not where we can be."
told BBC Three Counties Radio that he wanted "to apologise to
our supporters and the city of Milton Keynes - this is not what we
thought going down from the Championship was bad. To be in this
position is just unthinkable. None of us planned or expected. It
is probably the worst ever thing that has happened."
Meanwhile what of
the spiritual home of Wimbledon - Plough Lane?
The old stadium
was demolished and is now the site for a housing complex.
site of the old Plough Lane ground.
In December 2017,
AFC Wimbledon was granted permission to begin work on constructing
a new 11,000-seater stadium (which could be expanded to hold up to
20,000 in the future) on the site of Wimbledon Greyhound Stadium.
The new ground will be only 250 yards away from the original
Plough Lane, Wimbledon's home from 1912 until 1991.
On the 18th
anniversary of the FA's independent commission sanctioning
Wimbledon FC's move to Milton Keynes, AFC Wimbledon signed the
final construction contract that clears the way for their return
to Plough Lane. The final game was played at Kingsmeadow without
any fanfare and earlier than planned due to Covid 19.
started the 2020/21 season at another temporary home - Loftus Road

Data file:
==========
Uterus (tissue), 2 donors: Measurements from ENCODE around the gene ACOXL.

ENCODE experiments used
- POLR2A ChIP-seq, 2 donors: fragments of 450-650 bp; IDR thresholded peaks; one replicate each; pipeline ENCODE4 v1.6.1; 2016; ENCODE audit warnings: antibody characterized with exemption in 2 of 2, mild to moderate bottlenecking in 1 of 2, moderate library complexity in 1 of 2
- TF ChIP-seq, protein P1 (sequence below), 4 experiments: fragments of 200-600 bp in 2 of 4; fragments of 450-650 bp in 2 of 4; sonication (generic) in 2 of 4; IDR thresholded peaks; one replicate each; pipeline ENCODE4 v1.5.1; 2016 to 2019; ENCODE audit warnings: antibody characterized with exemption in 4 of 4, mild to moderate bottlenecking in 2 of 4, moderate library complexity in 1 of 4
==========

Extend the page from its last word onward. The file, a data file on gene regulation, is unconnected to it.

whilst the new Plough Lane stadium was completed.
And tomorrow -
Tuesday 3 November - AFC Wimbledon will play their first game at
Plough Lane. Because of Covid 19 restrictions, it will be behind
closed doors and we can only share the moment watching a video
stream. It will be one hell of a day when AFC Wimbledon fans can
actually come and see their team play at Plough Lane for real.
But what a
journey - from August 2002 when fans stood on hay bales at
Sandhurst Town to playing in their own stadium in Plough Lane.
Wimbledon - Going Home
Goodbye to Kingsmeadow
moral of the story
decision by the commission to allow Wimbledon FC to relocate, the
Football Association changed their rules to ensure such a
situation does not happen in the future.
MK Dons could
have supported MK City (which was subsequently closed), but
instead bought a club and a league place.
Did MK Dons earn their
place in the Football League?
Many would argue
not - unlike AFC
Wimbledon who earned their place in the League 1 after starting in
level 9 of the football pyramid.
Not bad for a
club whose creation was, to quote the three man commission, "not
in the wider interests of football".
And that is why
in July 2018 AFC Wimbledon fans have a smile on their faces - and
why in November 2020, despite the Covid-19 lockdown, we have an even